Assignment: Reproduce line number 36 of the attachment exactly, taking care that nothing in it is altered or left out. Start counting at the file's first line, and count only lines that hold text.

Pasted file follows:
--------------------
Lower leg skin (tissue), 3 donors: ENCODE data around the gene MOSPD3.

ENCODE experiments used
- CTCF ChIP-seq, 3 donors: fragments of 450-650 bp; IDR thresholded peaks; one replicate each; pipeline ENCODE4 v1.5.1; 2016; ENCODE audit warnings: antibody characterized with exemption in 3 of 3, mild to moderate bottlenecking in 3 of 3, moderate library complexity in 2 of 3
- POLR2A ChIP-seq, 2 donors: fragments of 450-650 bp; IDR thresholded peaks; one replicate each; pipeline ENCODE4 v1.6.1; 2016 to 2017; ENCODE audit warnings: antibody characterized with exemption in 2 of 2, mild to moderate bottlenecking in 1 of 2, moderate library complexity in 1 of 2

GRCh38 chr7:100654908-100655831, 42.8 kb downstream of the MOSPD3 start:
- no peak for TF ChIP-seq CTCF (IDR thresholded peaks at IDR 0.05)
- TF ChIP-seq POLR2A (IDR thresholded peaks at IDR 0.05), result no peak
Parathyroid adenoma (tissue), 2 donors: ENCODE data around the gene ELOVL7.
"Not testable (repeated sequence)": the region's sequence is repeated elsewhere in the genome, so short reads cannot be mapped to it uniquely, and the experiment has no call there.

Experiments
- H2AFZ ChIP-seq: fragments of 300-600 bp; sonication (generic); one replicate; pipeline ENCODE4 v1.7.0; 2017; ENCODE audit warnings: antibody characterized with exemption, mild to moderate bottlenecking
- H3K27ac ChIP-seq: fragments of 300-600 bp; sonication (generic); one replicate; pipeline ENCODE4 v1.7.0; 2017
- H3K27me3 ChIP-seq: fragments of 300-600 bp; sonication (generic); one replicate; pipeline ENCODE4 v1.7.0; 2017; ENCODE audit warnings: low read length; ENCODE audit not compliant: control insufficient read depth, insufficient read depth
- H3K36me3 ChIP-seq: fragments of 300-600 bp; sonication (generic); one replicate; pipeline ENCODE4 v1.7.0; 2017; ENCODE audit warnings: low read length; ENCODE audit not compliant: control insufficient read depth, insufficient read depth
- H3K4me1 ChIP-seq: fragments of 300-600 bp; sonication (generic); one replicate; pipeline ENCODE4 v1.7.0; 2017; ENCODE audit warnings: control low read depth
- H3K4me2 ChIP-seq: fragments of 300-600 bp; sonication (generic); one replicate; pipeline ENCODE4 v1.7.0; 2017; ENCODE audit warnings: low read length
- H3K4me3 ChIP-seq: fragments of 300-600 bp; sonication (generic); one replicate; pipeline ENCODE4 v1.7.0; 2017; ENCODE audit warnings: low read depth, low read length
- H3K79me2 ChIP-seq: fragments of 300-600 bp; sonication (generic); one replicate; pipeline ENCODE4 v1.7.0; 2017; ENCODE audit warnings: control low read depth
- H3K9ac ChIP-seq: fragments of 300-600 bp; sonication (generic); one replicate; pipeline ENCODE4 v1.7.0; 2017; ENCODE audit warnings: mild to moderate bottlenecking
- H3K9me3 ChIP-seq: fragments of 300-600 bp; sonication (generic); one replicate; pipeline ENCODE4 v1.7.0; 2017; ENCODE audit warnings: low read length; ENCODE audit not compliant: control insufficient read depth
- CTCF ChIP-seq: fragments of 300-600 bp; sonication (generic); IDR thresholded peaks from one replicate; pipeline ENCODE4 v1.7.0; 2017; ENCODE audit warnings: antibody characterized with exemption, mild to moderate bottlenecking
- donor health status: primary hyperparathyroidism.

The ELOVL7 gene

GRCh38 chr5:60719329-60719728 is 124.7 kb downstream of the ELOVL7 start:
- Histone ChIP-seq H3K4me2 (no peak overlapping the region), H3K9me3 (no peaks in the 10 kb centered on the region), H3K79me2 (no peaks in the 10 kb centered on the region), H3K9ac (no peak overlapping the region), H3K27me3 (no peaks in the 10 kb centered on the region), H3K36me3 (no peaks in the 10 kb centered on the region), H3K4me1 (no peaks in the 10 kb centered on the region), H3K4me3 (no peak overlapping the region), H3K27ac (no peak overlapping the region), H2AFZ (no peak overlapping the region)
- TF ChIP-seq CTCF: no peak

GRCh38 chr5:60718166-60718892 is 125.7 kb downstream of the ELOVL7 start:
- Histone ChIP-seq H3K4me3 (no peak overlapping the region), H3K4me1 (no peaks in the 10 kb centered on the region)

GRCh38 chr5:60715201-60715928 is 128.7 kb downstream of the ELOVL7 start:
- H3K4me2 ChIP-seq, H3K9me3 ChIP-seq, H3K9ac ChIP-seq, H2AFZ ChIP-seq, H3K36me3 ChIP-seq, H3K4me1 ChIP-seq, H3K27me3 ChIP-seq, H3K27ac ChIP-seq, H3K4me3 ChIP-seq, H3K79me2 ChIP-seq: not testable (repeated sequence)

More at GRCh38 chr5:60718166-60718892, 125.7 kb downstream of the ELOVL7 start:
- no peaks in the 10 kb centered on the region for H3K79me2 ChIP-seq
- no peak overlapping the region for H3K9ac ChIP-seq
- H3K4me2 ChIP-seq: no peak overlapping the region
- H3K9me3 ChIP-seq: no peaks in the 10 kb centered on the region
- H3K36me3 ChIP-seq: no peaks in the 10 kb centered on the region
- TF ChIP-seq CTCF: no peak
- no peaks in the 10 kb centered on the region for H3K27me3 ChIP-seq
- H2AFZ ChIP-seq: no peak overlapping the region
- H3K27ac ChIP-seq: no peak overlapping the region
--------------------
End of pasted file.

- H3K36me3 ChIP-seq: no peaks in the 10 kb centered on the region